Between the Rows: Lawn Gone
Pam Penick’s book “Lawn Gone: Low-Maintenance, Sustainable, Attractive Alternatives for Your Yard” (Ten Speed Press $19.99) will get you thinking about how to reduce or remove your lawn, not only because there are more sustainable alternatives, but because there are so many beautiful alternatives.
A greensward of fine turf is a pleasant thing, but it is a lot of work! And, in the end, not all that interesting or useful. How much more pleasant are paved walkways and a patio, perhaps with sweet-smelling thyme between the pavers, where you can sit with friends? How much more pleasant and calming is a burbling fountain or fish pond? How much more pleasant is it to look at native wildflowers growing in the shade rather than patchy grass that do es not thrive there?
Penick is the award-winning blogger (www.penick.net/digging/) who lives in Austin, Texas, where she is very familiar with the problems of drought. “Lawn Gone” is full of water-wise plants and designs. Yet, these days, all of us are interested in water-wise plants because you don’t have to live in Texas to suffer through periods of drought that turn lawns brown unless they are kept well watered. But concern about water usage is just one element that makes “Lawn Gone” so useful.
There are many reasons for wanting to reduce a lawn. Some of us are getting older and the work of maintaining a beautiful lawn becomes more onerous. My husband is certainly tired of spending hours every Saturday mowing the lawn. Some of us worry about the uses of herbicides and pesticides and the dangers of runoff after rain. Some of us want to support the local food web by having plants that attract pollinators.
Whatever your reason, Penick has practical advice and instructions about ways to create beautiful spaces without a lawn. Groundcovers are an easy answer. These range from the familiar foamflower, Tiarella cordifolia, to ferns and plants like hostas that don’t always come to mind as a groundcover.
In fact, many perennials and small shrubs cover the ground and add great interest when planted over a generous area. While visiting in Boston last week, my husband and I took a walk and looked at a lot of urban yards. One large front yard struck me as particularly interesting because even at this time of the year, when the snow is just melted, it was easy to imagine how lovely it will be soon when the rhododendrons and azaleas are in bloom and the ground is covered with plants like the low and mysterious (as in I have no idea what it was) variegated plant that was a hint of the greenery to come. This yard shaded by a large tree would not be hospitable to a lawn, but they had used the shade to create a beautiful natural woodland garden. I cannot believe there will not be spring bloomers very soon.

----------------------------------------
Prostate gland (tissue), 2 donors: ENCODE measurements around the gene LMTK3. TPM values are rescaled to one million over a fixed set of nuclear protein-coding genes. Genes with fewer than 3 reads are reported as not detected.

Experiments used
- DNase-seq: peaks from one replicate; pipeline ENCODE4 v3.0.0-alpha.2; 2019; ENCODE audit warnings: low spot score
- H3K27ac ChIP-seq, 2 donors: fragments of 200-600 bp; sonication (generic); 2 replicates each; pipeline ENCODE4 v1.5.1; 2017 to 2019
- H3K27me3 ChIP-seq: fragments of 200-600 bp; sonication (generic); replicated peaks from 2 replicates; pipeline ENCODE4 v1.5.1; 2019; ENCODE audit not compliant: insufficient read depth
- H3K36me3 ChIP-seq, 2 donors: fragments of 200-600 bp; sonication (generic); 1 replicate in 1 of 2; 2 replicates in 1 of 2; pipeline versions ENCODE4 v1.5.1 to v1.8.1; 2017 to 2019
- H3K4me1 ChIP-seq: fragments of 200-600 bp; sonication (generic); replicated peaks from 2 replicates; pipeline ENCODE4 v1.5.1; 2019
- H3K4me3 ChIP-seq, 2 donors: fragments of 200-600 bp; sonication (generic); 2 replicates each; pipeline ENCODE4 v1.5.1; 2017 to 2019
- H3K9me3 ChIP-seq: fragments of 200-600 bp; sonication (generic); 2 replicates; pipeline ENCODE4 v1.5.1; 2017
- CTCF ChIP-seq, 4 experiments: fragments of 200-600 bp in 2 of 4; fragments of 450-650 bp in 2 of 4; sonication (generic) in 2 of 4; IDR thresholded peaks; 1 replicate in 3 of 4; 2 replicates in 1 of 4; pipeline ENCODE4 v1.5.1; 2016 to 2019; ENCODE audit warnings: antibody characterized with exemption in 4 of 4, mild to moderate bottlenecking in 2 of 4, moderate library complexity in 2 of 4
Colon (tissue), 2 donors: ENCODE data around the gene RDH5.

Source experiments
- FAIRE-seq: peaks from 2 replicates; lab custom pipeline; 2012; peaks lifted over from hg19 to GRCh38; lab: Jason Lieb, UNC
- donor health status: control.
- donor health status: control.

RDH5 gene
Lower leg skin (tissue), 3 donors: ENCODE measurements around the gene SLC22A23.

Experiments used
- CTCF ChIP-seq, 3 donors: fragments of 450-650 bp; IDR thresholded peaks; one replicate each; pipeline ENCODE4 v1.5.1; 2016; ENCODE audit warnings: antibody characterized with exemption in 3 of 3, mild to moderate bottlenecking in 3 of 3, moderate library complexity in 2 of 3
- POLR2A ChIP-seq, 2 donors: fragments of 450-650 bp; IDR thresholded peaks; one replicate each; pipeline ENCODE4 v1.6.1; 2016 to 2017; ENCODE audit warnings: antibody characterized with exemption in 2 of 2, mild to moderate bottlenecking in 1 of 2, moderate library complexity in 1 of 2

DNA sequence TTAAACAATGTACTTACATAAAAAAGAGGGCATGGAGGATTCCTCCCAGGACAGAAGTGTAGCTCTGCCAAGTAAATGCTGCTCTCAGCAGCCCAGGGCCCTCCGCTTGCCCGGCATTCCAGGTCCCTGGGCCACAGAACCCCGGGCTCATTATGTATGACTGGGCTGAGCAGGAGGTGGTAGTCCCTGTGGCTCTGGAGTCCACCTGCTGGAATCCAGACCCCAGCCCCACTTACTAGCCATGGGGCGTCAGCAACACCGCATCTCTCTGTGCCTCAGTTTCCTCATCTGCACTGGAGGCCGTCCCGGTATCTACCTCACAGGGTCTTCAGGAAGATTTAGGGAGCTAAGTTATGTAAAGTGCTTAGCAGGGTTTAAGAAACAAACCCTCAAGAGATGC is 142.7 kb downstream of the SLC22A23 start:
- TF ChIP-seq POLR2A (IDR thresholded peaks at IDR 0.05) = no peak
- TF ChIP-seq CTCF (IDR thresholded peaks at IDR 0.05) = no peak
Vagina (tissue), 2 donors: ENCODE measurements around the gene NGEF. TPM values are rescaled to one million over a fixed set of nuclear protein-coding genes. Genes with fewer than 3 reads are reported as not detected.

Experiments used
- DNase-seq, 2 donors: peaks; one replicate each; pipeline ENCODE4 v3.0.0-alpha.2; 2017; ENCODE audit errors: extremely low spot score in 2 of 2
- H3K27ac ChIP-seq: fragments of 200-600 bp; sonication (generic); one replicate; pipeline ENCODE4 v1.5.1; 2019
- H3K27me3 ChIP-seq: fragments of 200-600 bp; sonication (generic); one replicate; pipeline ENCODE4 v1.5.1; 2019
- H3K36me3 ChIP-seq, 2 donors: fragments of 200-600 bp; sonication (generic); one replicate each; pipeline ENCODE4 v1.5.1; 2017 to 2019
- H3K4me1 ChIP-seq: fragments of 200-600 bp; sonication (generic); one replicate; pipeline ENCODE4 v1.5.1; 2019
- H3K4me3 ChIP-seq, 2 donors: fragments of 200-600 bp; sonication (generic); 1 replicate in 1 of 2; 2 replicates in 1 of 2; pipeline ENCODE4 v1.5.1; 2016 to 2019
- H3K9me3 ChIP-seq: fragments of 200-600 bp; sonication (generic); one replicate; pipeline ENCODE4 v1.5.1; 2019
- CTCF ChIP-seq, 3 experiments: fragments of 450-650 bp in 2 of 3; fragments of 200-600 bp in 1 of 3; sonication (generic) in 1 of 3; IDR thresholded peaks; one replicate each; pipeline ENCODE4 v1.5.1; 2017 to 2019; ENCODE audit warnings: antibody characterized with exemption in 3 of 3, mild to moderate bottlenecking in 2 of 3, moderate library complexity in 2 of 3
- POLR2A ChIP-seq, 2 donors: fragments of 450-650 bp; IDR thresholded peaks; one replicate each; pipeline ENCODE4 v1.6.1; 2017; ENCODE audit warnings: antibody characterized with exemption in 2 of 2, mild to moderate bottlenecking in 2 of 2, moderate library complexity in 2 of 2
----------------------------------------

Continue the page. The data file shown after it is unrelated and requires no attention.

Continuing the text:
Some of Penick’s chapter titles will tempt you to imagine a new yard of your own. For example: “Ponds, pavilions, playspaces and other fun features” and “Designing and installing your hardscape,” immediately set my mind buzzing. Other chapters indicate the sticky issues that gardeners may have to deal with like working with skeptical neighbors.
She also explains ways to eradicate lawn and gives you the names of grass substitutes in the sedge and carex families,
Because we have a large-ish country garden, with a too-large country lawn, usually referred to as the flowery mead, my husband was very happy to see me reading “Lawn Gone”! He dreams of the day our lawn will be gone. I have to point out to him that we have already put some of Penick’s suggestions into practice.
We now have the 10-by-30-foot piazza and welcome platform (hardscaping) in front of half the house. The steep bank that was so hard to mow at the other end of the house is now the floriferous Daylily Bank. Daylilies are a fabulous groundcover.
Adjacent to the Daylily Bank I have been planting the Rose Bank with hardy Knock Out roses, rugosas and tough roses from friends’ gardens. At the eastern end of the front lawn I have been planting barren strawberry and tiarella as ground covers. I’ve also found that common thyme is an aggressive spreader in the lawn and makes a good ground cover that only needs mowing a couple of times a year. I admit my efforts at lawn reduction are slow and limited, but I am continuing.
I do want to point out that removing a lawn for a low-maintenance landscape does NOT mean a no-maintenance landscape. I have a friend who planted hostas as a groundcover but learned that every spring she still has to weed out the maple seedlings that are such a curse in her neighborhood.
In this book filled with beautiful photographs, Penick gives us numerous ways to achieve the goal of a sustainable, low-maintenance yard.
Readers can leave comments at Pat Leuchtman’s Web site: www.commonweeder.com. Leuchtman has been writing and gardening in Heath at End of the Road Farm since 1980.